All across the United States, school districts are quietly substituting online classes for classroom classes. This is becoming widespread in rural districts. A generation ago, high school students were taught in tiny local schools which played six-man football. Then school districts consolidated. This was recommended by state-salaried educational bureaucrats. They said consolidation would be more efficient. It was sold to rural Texans with this promise: "Your sons can play 12-man football."
So, students ride 90 minutes each way to attend high school. It is expensive to operate the bus system. So, rural districts are switching to online courses. There are lots of articles online about this.
It turns out that one teacher can easily teach 100 or 1,000 students, as long as the exams are graded by software programs. A program can decide the programmed answer in true/false exams and multiple-choice exams. Since the SAT and ACT exams are graded this way, there is no reason for high schools not to adopt this kind of educational tool. SAT and ACT exams screen high school graduates for college. Then there are CLEP exams: Collage Level Examination Program. There are AP exams: Advanced Placement. These exams let students get full college credit. They are graded by computers. So, why not screen all high school students this way? If it's good enough for college, it's good enough for high school.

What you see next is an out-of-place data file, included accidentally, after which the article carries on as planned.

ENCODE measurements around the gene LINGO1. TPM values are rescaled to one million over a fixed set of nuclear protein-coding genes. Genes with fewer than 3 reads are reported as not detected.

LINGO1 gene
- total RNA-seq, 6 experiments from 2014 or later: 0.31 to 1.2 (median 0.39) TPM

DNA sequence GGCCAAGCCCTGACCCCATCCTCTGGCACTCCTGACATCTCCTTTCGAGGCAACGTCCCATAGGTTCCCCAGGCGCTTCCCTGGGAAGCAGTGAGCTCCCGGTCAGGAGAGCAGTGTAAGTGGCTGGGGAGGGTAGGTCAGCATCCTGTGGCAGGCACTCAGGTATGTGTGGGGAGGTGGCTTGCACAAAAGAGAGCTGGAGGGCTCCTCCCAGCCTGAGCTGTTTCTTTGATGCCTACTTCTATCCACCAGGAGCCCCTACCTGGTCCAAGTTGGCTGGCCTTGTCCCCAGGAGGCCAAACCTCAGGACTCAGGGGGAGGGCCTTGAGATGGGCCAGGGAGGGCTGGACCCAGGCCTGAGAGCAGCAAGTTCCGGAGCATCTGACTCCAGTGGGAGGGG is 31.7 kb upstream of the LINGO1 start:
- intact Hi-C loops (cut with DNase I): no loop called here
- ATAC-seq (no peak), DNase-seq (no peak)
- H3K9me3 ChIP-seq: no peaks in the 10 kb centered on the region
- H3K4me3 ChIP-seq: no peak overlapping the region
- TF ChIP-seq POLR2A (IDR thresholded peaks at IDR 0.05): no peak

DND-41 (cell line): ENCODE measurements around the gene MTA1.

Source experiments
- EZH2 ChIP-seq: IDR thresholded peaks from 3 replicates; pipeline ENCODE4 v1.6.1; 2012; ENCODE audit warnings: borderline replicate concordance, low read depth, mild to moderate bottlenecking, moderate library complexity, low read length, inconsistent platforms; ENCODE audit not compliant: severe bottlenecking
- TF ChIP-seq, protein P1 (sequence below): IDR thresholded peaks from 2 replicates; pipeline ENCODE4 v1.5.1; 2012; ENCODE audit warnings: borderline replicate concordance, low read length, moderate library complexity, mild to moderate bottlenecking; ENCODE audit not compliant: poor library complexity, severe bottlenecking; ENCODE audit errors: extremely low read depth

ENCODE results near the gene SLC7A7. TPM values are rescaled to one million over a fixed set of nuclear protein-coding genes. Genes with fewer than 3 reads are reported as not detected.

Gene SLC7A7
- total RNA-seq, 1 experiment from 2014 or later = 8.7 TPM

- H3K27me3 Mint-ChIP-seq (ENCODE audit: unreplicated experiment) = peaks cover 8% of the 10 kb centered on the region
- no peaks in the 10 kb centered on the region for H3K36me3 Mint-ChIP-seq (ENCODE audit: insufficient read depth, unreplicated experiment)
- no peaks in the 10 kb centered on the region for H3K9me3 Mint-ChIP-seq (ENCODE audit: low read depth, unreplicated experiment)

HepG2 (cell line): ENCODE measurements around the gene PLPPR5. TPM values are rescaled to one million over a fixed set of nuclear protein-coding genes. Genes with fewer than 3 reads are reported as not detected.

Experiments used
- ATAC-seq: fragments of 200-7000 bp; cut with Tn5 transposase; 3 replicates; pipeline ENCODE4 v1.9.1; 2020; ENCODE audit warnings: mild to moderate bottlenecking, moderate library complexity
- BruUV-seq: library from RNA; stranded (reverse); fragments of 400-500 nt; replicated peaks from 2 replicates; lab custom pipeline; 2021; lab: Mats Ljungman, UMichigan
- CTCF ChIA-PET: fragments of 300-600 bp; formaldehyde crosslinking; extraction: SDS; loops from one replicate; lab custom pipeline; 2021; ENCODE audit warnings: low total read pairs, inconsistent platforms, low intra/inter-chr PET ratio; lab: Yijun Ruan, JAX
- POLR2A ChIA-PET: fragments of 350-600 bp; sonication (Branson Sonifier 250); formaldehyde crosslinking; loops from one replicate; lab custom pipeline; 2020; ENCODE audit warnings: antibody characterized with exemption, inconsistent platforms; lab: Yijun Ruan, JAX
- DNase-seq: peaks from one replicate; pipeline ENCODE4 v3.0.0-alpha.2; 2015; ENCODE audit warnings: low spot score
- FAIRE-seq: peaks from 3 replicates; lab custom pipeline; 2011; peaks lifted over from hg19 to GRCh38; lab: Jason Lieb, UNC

This means that a high school needs exactly one teacher for each course. It does not need half a dozen algebra teachers to teach algebra. It hires just one math teacher to teach in front of a $90 Kodak Playtouch pocket camcorder, which is placed on a $20 tripod and focused on a whiteboard, plus a $20 Audio Technica ATR 3350 microphone. Edit the videos with $50 Sony Movie Studio editing software. The videos will be posted on YouTube.
Can this work? It is working for the Khan Academy, which has over 3,000 free videos. This site will teach all academic high school courses within a few years, plus many college-level courses.
This approach would be fabulously cost-effective. Here is why.
High schools can fire all but one teacher per academic field.